Your harvest comes in once per year and I can’t trade you for a harvest you don’t have yet.




The extra fish I caught today will be pretty rot by the time your harvest comes in. Even though this seems like a pretty specific example, trade for food was the most common trade in the ancient world.




We need to find a universal third good that we all want and can trade for.



All money is, is a third good that we all agree has value and doesn’t spoil. Therefore becoming a unit of exchange and a way to store value


In the beginning money came in forms of collectibles like shells or gold nuggets.


It’s value was determined by its scarcity, how rare it was.  Many different items that have some form of scarcity have served as money.  When the Europeans arrived to America alcohol served as a form of money. In prisons cigarettes serve as a form of money.


The list goes on…


As it turns out gold was the third good most people agreed on had value.  Therefore golden coins were crafted and used for trade and storing value.




For many reasons gold coins were not optimal as a means of exchange. The biggest problem of them all was that over time countries evolved and transactions got bigger.

Imagine you are selling your farm and you receive payment in gold coins.  It’s going to quite a pain in the ass to transport all those gold coins.

So money had its first technological revolution:

Central banks were created and started distributing paper money backed by gold. Meaning you can actually trade the paper bill at the central bank for gold.  This was called “The Gold Standard”. The paper money was easier to store and transport making it possible for economies to grow even further.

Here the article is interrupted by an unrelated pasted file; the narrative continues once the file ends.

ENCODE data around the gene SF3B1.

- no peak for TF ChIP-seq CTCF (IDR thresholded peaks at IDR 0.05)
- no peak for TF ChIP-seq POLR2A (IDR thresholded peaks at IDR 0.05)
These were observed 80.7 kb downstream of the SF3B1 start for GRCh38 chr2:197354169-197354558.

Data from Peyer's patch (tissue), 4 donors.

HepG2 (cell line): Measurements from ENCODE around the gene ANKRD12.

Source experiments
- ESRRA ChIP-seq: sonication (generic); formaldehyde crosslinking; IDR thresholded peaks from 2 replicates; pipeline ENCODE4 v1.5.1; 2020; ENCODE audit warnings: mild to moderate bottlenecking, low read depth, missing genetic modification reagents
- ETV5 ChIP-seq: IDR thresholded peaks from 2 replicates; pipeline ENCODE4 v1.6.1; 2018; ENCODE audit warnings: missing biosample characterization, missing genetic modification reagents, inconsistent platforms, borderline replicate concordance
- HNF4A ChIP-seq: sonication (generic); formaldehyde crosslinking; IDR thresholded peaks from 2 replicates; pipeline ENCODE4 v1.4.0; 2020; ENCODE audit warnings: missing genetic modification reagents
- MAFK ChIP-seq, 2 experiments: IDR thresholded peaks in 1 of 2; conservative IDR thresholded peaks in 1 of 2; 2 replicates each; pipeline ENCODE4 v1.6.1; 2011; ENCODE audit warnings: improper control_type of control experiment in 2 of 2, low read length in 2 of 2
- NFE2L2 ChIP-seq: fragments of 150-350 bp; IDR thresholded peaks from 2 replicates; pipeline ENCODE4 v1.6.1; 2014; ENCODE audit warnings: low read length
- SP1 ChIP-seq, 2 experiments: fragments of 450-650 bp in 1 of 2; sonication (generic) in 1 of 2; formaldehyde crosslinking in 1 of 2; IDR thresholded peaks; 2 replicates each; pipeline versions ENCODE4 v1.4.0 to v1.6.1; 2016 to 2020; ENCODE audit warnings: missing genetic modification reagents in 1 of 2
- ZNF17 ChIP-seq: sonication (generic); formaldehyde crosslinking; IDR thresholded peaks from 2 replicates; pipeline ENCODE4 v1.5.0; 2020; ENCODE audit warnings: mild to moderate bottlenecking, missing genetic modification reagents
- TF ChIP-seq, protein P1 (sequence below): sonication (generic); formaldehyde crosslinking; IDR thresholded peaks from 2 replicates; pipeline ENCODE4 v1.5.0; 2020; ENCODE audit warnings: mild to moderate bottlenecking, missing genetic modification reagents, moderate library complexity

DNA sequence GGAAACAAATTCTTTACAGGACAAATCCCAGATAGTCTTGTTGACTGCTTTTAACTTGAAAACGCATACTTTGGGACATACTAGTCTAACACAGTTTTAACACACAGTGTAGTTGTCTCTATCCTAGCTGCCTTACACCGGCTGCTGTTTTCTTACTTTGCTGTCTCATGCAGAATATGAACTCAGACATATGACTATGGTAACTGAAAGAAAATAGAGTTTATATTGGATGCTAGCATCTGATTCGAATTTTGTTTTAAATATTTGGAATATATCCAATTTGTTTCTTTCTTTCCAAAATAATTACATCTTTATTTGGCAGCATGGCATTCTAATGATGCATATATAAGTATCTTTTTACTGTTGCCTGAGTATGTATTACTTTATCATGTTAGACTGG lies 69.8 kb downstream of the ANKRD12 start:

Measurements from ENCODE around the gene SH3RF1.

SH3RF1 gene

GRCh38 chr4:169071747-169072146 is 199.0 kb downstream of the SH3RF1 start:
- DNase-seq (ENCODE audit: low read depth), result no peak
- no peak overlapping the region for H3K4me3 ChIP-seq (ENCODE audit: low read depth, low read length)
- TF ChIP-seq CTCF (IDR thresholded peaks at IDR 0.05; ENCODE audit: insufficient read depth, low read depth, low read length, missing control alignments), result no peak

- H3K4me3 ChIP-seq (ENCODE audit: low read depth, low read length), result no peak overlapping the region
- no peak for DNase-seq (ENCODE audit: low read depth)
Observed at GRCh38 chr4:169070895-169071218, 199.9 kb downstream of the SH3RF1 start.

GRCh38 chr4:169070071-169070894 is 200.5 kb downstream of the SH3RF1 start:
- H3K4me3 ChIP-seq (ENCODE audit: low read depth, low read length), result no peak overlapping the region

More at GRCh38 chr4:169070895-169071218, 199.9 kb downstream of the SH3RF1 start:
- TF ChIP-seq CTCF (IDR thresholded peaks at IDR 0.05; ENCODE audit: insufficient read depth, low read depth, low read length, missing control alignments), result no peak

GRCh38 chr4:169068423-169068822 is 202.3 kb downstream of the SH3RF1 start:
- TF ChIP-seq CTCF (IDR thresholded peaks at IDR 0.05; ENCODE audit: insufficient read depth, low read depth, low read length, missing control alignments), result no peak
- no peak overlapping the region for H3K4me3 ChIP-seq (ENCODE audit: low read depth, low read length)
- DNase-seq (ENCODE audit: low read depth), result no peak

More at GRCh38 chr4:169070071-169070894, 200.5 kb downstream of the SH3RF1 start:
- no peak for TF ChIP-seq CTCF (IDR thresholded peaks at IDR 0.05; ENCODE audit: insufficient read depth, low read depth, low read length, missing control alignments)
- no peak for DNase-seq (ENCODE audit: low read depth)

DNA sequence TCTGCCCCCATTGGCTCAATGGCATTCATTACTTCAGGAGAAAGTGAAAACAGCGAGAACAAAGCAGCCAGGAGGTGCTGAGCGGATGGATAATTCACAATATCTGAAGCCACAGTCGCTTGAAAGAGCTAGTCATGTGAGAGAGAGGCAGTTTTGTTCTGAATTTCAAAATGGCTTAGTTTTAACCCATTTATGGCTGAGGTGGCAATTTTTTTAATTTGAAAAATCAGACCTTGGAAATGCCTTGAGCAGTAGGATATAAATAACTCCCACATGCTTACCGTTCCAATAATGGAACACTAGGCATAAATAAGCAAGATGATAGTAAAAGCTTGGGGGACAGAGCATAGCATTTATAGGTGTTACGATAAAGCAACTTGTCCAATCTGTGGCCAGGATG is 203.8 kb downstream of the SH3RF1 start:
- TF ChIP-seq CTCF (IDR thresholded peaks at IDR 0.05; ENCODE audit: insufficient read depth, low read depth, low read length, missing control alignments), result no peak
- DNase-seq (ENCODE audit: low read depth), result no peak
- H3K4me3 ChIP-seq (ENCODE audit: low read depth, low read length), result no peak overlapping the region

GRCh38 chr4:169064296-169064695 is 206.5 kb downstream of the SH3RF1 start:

Now here’s where it gets interesting:

During the second world war every country except one abandoned the gold standard and started printing money in excess. The United States of America.

How would the other countries decide what their currencies were worth when they weren’t backed by anything?

The solution was simple, just peg all other currencies to the US dollar.

As a result of this the US dollar is redeemable in gold and all other currencies are redeemable in US dollars.

This was how it worked up until the USA decided to take the dollar off the gold standard in year 1971.




This didn’t stop other countries from keeping their currency pegged to the US dollar.




Now you had other currencies redeemable for US dollar and the US dollar pegged to nothing. This is where the term “floating currency” was born.

A floating currency basically means that the currency is worth whatever we agree that it’s worth.

You might still be wondering:


“How do we decide the value of a cryptocurrency?”


Well, let’s look at it:

It has scarcity, it’s impossible to counterfeit, it’s easy to store and divide, doesn’t spoil, and it’s the currency that is hands down the smoothest to transport.




It’s traded 24 hours per day 365 days per year on global exchanges.

The bottom line?

The value of a cryptocurrency is decided by what we agree on that it’s worth. And its the latest technological revolution thats happened to money since the credit card was invented about 60 years ago.


Thank you guys from Coinworld for sharing!